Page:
It's hard to own the disappointment I feel over our moderate corporate Democratic President. The whole Obama phenomenon brings up memories from my distant past: the good-looking guy who talks real good, whose line you don't buy immediately but whose charm is so dazzling that he gradually convinces you that this time it will be different.
Yeah. Right. Really different.
What the current administration is giving us is minimal change. And not because the President hasn't had the time to do better; if he had truly wanted to make fundamental change, he would have gone in there fast and done his own version of shock and awe in the first hundred days. And not because he didn't realize how mean all those Republicans can be, either; Obama knew what he was getting into, and if he didn't, then he was as unprepared for the job as his opponents said he was. I see so many people now -- many of them men, interestingly enough -- tangled up in an almost school-girlish, co-dependent, apologetic relationship with this President. As though "poor baby" should be tacked onto the end of every description of his failures.
I see all things political in light of the immense unnecessary suffering in the world. Republicans see it and say, "Wow, it's sad about all that suffering, but the government has no proper role in assuaging it. Hopefully the private sector will do something. That would be nice." The Democrats -- not all of them but enough of them, and definitely this President -- see all that suffering and say, "Wow, it's sad about all that pain people are going through. Let's try to assuage it."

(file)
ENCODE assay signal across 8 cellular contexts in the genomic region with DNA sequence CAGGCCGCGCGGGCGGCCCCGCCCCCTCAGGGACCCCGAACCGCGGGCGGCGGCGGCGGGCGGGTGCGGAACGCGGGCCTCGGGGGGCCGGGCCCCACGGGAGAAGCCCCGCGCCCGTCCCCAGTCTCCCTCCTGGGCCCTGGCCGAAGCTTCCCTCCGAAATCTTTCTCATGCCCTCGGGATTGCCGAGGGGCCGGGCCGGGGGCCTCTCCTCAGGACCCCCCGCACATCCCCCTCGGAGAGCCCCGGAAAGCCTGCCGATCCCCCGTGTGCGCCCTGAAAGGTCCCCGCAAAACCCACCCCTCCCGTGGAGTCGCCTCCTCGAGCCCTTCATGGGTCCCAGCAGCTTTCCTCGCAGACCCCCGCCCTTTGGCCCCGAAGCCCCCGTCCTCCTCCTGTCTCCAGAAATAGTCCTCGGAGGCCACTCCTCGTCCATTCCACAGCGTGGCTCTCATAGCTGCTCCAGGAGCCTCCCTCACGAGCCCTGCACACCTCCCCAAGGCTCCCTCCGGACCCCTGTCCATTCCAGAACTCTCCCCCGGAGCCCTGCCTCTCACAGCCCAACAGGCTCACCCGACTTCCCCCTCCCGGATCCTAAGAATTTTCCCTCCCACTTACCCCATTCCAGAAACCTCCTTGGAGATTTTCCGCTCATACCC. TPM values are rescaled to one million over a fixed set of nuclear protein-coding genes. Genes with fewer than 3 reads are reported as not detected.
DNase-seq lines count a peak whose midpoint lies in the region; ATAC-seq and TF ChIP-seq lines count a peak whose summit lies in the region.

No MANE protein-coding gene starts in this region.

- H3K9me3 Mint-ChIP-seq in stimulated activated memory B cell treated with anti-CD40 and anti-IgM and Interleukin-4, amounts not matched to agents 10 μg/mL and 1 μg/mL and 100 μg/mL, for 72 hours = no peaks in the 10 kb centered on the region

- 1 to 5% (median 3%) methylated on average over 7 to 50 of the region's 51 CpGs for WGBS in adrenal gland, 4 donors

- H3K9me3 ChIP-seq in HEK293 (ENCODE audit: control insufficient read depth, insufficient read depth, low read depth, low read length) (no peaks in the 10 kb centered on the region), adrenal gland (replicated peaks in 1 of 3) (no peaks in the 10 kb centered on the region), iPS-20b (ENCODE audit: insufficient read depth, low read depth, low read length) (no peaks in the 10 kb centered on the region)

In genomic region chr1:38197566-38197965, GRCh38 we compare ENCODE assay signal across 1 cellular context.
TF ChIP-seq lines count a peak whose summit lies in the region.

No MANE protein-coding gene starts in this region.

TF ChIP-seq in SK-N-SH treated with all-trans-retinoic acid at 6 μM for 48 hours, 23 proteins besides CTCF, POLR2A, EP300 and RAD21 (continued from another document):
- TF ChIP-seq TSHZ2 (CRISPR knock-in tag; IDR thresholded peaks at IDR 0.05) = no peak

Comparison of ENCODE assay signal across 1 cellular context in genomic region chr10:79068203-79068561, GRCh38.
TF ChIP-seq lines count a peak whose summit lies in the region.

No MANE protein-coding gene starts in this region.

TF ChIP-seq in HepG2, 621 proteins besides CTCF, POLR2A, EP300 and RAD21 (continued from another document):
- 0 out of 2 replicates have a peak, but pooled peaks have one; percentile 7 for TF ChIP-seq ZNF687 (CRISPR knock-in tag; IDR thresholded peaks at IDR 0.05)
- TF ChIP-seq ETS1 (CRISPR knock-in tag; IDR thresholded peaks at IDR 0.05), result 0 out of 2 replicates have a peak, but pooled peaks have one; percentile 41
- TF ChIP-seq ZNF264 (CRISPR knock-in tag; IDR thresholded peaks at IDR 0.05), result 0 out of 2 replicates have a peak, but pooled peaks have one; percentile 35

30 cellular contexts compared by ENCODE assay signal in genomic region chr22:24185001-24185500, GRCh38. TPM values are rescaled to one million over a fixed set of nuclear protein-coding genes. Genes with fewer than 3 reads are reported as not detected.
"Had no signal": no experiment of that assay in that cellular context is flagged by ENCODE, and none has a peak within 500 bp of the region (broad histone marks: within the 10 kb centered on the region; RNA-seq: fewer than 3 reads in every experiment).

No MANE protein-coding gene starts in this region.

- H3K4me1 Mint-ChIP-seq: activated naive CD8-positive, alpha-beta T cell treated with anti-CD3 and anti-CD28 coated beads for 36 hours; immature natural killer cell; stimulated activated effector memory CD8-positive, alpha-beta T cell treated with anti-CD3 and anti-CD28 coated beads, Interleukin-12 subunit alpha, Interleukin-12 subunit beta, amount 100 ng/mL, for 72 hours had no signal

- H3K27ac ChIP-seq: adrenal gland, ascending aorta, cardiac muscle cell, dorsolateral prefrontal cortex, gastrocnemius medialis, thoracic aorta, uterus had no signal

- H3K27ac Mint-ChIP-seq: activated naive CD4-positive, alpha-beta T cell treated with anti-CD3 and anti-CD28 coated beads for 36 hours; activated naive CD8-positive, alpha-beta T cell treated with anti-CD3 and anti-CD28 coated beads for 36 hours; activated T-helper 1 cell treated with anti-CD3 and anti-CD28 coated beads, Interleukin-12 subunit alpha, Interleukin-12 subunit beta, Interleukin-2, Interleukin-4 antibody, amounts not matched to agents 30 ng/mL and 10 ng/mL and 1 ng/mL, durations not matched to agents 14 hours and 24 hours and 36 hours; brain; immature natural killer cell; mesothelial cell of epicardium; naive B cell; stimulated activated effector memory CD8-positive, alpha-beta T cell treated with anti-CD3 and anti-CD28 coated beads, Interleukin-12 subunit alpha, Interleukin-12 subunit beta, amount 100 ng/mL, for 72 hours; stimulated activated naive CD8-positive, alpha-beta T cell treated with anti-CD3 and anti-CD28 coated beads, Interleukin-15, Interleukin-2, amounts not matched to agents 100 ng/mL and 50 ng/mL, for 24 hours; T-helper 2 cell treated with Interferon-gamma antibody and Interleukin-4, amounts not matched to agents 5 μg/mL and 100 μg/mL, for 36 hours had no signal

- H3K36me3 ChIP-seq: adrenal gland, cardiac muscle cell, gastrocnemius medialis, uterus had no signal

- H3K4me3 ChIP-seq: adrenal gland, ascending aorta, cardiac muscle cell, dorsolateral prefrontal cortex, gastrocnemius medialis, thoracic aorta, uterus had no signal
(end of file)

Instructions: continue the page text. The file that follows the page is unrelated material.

And yet they're refusing to do anything to challenge the underlying forces that make all that suffering inevitable.
I remember Bobby and I remember Martin. I remember when there was a moral force
at the center of the Democratic Party. I see it sometimes still, in a Sherrod Brown, a Dennis Kucinich, an Anthony Weiner, a Marcy Kaptur and an Alan Grayson. But they're not reflective of the general tenor of the Democratic Party anymore, and I think we would all do well to wake up to that fact. We elected Obama and then he sort of became someone else. He's doing a lot of good things in various areas, but he's certainly not changing the new bottom line: that corporations get to run the world.
He bailed out the banks, but he didn't stipulate that they had to start lending again. He got us health care, but he wouldn't say a word about single payer and he wouldn't raise a finger for the public option. He won the Nobel Peace Prize, but accepted it with a speech that was an apologia for war.
Democrats seem to have no idea what dark wave is rushing towards them in the form of the 2010 mid-terms. They have no idea how many people will be too depressed to go vote, who'll be thinking, "We tried so hard last time, and what did it get us?" They have no idea how many people are thinking, as I am, that it's time to face the facts, no matter how painful they are. If Obama doesn't retrieve his spine and retrieve it soon, then his Presidency will go down in the history books as one of the biggest disappointments in American history.
In the meantime, we should be looking at our options. In "Healing the Soul of America", I wrote about Ghandi's notion of soul force in politics and why it matters to stand on your truth. Should we re-brand the Green Party perhaps, or draft another Democrat to challenge Obama in the primaries in 2012? I don't know what we should do, but I know one thing that we shouldn't do: pretend to ourselves that this man is delivering on what he promised when he first won our hearts.